Workers’ Union wants UK-style gas profits tax

Ship with LNG gas exports (UK gas)
Image: Shutterstock

The Australian Workers’ Union is advising the federal government to urgently put a UK-style windfall tax on the table to force multinational gas exporters to give Australian manufacturers access to affordable Australia gas.

The AWU has long called for a domestic gas reservation scheme, warning for a decade that allowing multinational gas companies to export Australia’s gas without restriction would lead to a domestic price explosion that would force manufacturing operations to close and lead to thousands of job losses.

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However, with the emergency now hitting and factory closures imminent, AWU National Secretary Daniel Walton said the government needed to follow the UK’s example and prepare to implement a windfall tax on mega-profits unless affordable gas is made available to Australians.

“Right now multinational gas exporters are using the global situation to cream astronomical mega-profits from Australian gas while forcing Australian factories, smelters and plants to the wall,” Walton said.

“I’ve had manufacturers telling me they are seeing their gas costs rise by as much $100,000 a day. It’s insane and it’s unsustainable. Without drastic action we’re going to see thousands of Australian manufacturing jobs lost this year.

“The government should tell the gas exporters it’s fine for them to generate record profits, but they also have to ensure some of those mega-profits are used to help the nation that owns the gas. At every stage in discussions the government should be holding a big stick with ‘windfall tax’ written on it.

“I know the federal government is engaging with the gas exporters but history tells us that you just can’t trust them. They will always have some excuse for why they can’t make some of the gas they extract available to Australians at a fair price. And they will always find a way to wiggle out of handshake agreements.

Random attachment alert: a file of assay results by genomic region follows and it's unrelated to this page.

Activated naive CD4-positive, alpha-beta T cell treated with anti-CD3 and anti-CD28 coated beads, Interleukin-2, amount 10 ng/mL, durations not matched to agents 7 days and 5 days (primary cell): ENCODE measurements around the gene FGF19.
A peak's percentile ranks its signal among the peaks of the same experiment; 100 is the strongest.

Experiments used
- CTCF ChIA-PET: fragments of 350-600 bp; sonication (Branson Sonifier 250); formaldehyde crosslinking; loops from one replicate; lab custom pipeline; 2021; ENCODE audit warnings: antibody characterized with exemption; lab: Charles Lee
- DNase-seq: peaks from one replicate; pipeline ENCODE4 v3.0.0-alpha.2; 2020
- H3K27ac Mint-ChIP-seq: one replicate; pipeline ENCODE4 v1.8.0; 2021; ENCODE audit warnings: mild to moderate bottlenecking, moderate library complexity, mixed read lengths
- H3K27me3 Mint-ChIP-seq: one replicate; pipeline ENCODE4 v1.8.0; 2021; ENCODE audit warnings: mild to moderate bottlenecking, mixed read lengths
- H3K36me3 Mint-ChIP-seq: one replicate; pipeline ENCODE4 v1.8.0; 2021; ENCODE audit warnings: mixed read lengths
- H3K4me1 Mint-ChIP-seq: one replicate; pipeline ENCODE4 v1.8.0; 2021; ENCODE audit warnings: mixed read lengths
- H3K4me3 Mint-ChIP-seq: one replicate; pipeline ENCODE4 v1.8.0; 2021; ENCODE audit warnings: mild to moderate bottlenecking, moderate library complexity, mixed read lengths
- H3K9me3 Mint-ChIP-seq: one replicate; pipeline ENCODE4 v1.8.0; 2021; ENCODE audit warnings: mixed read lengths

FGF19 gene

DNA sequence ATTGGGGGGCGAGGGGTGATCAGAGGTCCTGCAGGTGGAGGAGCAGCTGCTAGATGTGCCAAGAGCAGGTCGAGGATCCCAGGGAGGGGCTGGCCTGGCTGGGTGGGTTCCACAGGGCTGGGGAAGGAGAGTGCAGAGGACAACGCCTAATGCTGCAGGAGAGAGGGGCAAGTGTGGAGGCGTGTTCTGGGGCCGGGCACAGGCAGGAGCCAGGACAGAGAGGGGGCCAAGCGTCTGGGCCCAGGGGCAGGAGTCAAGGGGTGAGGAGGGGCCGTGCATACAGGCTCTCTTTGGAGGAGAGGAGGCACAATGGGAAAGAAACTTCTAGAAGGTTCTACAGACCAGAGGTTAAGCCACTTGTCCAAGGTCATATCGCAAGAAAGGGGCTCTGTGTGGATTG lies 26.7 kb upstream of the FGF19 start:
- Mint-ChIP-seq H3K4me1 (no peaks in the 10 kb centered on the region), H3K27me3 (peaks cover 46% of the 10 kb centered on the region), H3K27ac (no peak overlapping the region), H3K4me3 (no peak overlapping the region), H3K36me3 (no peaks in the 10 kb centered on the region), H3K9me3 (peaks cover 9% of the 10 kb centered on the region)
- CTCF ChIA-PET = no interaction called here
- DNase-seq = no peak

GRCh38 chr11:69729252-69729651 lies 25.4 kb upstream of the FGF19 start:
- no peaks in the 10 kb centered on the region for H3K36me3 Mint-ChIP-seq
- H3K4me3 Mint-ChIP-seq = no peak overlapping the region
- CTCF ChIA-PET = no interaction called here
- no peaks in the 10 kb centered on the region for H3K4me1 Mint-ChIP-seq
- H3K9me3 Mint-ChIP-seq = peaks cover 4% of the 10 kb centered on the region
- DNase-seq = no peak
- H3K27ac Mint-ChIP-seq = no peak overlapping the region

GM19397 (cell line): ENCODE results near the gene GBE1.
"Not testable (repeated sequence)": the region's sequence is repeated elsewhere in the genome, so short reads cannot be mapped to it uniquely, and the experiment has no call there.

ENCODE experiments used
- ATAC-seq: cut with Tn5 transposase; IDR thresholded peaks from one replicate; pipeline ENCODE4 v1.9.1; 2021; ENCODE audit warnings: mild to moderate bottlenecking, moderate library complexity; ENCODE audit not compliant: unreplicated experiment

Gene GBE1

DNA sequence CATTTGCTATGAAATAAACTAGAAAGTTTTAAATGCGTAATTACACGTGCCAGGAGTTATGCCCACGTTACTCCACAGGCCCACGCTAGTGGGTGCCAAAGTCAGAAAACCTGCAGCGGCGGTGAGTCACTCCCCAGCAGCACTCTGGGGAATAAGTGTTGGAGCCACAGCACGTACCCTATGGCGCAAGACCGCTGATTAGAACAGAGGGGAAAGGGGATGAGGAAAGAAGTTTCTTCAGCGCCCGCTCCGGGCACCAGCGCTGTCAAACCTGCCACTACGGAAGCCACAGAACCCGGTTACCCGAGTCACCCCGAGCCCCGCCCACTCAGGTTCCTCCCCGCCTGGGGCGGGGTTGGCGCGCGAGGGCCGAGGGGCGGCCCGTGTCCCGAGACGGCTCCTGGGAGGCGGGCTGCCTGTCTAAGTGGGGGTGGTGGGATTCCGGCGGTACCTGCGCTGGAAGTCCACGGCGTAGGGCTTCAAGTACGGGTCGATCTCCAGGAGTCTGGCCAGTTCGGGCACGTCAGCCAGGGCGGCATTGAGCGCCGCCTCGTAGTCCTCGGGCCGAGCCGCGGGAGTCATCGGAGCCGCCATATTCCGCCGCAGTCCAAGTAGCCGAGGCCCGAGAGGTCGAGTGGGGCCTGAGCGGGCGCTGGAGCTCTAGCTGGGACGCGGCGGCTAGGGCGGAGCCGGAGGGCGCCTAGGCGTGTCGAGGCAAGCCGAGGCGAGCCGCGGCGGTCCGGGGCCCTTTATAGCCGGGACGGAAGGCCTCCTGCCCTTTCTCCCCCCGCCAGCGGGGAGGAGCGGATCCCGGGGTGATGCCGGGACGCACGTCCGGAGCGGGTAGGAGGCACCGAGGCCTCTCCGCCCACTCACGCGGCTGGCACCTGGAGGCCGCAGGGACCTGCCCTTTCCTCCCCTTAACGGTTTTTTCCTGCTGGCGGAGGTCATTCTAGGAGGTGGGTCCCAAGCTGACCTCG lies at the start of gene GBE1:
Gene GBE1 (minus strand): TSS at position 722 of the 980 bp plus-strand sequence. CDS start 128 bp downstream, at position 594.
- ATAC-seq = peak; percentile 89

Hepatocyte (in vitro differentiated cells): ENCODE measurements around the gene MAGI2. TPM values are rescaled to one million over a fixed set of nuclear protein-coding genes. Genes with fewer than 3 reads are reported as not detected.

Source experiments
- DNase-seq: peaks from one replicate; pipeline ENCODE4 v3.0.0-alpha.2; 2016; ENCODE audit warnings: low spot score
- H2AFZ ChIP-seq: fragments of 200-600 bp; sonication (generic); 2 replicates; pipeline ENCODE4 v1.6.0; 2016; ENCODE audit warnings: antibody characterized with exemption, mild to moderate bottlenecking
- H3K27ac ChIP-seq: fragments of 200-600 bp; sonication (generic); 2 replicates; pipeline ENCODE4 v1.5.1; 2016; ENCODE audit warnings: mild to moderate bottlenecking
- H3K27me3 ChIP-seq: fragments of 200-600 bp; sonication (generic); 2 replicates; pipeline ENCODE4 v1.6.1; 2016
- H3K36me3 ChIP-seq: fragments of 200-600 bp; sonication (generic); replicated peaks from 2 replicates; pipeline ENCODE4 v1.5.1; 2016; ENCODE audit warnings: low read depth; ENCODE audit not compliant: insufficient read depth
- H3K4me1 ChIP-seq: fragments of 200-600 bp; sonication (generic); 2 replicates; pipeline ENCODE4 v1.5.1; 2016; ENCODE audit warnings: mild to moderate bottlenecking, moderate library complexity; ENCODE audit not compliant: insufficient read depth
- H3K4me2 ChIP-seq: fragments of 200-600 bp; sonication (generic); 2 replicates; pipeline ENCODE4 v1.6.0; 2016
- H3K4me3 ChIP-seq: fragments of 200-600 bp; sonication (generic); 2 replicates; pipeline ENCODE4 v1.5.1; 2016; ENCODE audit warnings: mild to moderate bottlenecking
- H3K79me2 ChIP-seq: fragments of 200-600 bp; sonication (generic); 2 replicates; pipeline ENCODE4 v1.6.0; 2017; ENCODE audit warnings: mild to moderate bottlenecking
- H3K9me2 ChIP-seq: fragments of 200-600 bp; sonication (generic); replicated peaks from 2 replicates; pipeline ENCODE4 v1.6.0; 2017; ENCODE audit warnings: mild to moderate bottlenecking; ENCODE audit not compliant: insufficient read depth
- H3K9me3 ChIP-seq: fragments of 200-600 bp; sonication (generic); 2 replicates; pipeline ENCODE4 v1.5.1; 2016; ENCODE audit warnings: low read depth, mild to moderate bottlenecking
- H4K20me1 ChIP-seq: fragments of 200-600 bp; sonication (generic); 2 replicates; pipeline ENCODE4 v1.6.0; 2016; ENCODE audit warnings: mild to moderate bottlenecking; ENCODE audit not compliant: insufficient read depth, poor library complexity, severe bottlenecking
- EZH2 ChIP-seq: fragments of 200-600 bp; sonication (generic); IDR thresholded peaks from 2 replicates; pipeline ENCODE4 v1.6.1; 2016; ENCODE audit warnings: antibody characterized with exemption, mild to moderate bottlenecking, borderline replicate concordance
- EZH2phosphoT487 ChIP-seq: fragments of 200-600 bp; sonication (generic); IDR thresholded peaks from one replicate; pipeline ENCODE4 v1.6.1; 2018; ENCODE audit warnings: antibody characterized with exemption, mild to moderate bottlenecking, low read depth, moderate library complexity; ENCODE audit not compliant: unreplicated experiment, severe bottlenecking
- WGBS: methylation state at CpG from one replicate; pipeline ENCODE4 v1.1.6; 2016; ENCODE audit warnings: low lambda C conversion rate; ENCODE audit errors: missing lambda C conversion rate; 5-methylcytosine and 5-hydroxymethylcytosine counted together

“The government’s offer to exporters needs to be fair and simple: make affordable gas available to Australian manufacturers now or face a UK-style windfall tax and we will distribute the revenue ourselves.

“If the government refuse to pick up that stick now and get tough then gas exporters will bluster and delay and factories will close en masse.”

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Last month, Britain’s Conservative government announced a 25 per cent windfall tax on the profits of gas firms to support low-income households struggling with a sharp spike in prices.

Chancellor Rishi Sunak observed the tax was fair and reasonable because the mega profits did not arise because of “changes to risk-taking, innovation or efficiency… for that reason, I am sympathetic to the argument to tax those profits fairly.”

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